The time for Jesus’ kingdom announcing mission to Israel was running short. As part of the urgent nature of his mission, Jesus had selected seventy-two disciples (a likely symbolic number for the traditional number of Gentile nations) to take part in proclamation of the coming kingdom. Strangely, Luke never records the success or failure of the mission itself. The disciples themselves seem to want to celebrate the fact that they had exercised incredible authority that came from Jesus over the demonic. The Twelve had been given authority over demons and then seen failure in casting out demons when they failed to rely on God alone. So, it’s not difficult to understand why they were so enthralled at having authority over the forces of evil. But if the disciples had gotten a bit off track in the true nature of their mission and what defined success for them on this mission, then why doesn’t Luke himself record whether they were well received or not? He simply never tells us whether or not they succeeded.
Perhaps this was no oversight on Luke’s part but was, instead, part of the whole point of his reporting of this section. Whether or not the audience listens to or responds positively to God’s chosen mouthpiece is never the measure of success. As God warned the prophet Ezekiel, “Say to them, 'This is what the Sovereign LORD says.' And whether they listen or fail to listen—for they are a rebellious house—they will know that a prophet has been among them. And you, son of man, do not be afraid of them or their words. Do not be afraid, though briers and thorns are all around you and you live among scorpions. Do not be afraid of what they say or be terrified by them, though they are a rebellious house. You must speak my words to them, whether they listen or fail to listen, for they are rebellious. But you, son of man, listen to what I say to you. Do not rebel like that rebellious house; open your mouth and eat what I give you” (Ezek. 2:4-8). The measure of success for the disciples, as for Ezekiel, was whether they had obeyed God in spreading his message not whether people listened to that message.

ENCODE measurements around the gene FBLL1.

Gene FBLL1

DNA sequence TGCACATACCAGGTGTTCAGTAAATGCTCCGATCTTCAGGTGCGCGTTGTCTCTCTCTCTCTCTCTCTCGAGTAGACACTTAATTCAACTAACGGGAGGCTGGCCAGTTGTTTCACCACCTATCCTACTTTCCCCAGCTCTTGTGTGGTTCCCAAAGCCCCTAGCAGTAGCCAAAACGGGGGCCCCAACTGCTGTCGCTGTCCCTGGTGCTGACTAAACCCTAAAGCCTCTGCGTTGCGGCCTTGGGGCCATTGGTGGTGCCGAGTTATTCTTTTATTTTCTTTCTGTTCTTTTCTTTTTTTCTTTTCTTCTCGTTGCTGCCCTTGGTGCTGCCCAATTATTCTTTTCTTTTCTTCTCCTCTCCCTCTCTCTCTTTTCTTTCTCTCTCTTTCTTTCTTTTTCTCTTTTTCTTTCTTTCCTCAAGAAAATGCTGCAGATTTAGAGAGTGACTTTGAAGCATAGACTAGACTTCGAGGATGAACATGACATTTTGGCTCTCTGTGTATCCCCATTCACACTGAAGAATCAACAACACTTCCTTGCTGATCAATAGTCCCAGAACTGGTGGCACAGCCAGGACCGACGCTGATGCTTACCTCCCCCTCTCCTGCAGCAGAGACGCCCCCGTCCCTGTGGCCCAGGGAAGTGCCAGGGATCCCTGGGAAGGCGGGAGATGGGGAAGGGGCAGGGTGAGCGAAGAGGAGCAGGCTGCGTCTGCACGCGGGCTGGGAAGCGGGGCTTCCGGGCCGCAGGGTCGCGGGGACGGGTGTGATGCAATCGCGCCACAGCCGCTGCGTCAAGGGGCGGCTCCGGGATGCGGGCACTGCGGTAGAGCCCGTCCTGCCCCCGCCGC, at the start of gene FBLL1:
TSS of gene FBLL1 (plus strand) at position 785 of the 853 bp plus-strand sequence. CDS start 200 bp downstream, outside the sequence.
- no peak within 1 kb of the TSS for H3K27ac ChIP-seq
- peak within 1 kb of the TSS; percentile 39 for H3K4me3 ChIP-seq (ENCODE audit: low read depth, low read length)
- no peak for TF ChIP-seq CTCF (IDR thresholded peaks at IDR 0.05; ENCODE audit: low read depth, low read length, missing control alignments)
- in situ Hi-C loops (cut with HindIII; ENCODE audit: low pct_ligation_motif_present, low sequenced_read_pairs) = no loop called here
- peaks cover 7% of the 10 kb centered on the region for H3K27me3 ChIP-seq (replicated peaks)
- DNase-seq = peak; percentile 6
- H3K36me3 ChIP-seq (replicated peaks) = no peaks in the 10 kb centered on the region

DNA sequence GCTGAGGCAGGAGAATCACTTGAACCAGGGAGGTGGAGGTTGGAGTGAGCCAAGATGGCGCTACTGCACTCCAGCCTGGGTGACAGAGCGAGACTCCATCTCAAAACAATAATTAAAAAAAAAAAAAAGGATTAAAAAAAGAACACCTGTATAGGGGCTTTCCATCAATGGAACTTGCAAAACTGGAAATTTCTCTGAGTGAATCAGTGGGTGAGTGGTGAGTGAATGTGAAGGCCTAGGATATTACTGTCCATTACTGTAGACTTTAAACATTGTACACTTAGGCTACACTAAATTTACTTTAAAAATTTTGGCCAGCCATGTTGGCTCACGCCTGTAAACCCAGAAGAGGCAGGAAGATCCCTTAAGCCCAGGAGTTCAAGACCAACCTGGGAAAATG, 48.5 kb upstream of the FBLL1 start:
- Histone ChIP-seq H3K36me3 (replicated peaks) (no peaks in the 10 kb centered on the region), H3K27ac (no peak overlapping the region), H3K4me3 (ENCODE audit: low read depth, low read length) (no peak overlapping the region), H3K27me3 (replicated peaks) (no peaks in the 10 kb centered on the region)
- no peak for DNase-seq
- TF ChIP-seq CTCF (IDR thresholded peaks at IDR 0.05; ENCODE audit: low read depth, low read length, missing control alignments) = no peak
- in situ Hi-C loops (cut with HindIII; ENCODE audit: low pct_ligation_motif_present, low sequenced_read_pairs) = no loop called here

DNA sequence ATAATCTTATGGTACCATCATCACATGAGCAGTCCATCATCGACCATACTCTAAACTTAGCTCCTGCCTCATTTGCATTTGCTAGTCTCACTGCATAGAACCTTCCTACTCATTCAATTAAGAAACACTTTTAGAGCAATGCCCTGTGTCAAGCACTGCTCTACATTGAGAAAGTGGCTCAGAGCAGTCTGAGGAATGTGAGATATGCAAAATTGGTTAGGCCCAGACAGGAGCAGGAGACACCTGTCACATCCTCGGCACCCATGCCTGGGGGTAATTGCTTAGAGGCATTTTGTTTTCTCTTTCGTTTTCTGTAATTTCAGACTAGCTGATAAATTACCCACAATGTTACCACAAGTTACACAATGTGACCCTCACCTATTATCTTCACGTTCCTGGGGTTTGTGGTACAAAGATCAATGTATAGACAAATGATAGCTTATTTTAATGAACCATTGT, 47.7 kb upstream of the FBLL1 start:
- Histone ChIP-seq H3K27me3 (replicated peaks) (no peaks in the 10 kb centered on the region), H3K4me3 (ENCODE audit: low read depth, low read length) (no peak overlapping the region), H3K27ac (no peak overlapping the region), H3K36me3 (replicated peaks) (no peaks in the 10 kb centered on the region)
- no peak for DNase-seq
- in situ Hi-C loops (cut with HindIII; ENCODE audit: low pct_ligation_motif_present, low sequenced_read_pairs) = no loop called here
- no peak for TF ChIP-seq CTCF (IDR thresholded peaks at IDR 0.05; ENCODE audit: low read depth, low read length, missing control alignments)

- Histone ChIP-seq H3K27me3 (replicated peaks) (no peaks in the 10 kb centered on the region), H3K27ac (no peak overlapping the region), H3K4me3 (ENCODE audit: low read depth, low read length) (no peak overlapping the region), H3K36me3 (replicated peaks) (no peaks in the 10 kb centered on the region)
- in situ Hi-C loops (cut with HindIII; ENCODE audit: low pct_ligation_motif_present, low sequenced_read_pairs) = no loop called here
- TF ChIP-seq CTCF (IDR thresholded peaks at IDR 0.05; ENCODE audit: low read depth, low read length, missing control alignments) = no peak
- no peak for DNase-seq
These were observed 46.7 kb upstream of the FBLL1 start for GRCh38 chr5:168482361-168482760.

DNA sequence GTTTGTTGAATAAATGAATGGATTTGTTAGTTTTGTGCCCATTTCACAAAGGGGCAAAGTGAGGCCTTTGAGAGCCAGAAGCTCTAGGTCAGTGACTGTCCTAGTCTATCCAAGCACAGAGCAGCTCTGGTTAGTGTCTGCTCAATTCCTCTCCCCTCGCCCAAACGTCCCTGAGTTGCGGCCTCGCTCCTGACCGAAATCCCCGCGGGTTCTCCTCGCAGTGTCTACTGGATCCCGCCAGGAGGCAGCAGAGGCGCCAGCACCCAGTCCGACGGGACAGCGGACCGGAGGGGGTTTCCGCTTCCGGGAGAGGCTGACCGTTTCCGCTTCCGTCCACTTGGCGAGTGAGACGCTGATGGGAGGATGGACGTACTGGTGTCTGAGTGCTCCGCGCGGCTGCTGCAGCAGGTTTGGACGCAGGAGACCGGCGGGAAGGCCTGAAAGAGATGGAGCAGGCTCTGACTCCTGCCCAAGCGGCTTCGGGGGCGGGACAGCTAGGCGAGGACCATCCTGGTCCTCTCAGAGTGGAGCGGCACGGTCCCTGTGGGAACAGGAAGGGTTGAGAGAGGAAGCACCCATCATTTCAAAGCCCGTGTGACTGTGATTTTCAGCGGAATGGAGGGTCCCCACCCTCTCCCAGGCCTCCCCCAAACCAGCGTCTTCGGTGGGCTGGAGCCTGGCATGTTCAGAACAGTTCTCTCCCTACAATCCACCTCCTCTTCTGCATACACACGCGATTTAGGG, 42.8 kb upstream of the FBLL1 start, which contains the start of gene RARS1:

The fact that they had made an assault on the demonic forces was not inconsequential. That was part of Jesus’ mission. He was not just spreading a new religious message, he was indeed making an assault on Satan himself. He had come to defeat Satan, sin, and death itself and their conquest over the demonic was a very real demonstration of that. It was, in fact, a continuation of the conquest and defeat of Satan and his demonic forces that Jesus had begun in the wilderness, resisting the temptations of Satan. In their continued assault on the forces of evil, Jesus says that he saw “Satan fall like lightning from heaven,” an obvious allusion to Isaiah 14:12. It seems unlikely that Jesus was just throwing in an odd bit of information that he was around and had seen Satan cast out of heaven, an incident to which Isaiah 14 seemingly refers. More likely was that Jesus’ point was that as the kingdom advanced, Satan was losing power. He was being cast out of strongholds just as he had once been cast out of heaven. But ultimately this was Jesus’ fight and it wasn’t yet over. It was not the primary focus of their mission and so they should not celebrate it as such.
The real source of joy, the real thing that they should be celebrating was the fact that they were among those who were obedient to God’s word. They were speaking the words given to them and showing that their names are written in heaven, a reference to the Book of life where the righteous will be named (Ex. 32:32; Ps. 69:28; Isa. 4:3; Dan. 7:10; 12:1; Phil. 4:3; Rev. 3:5; 20:12, 15; 21:27).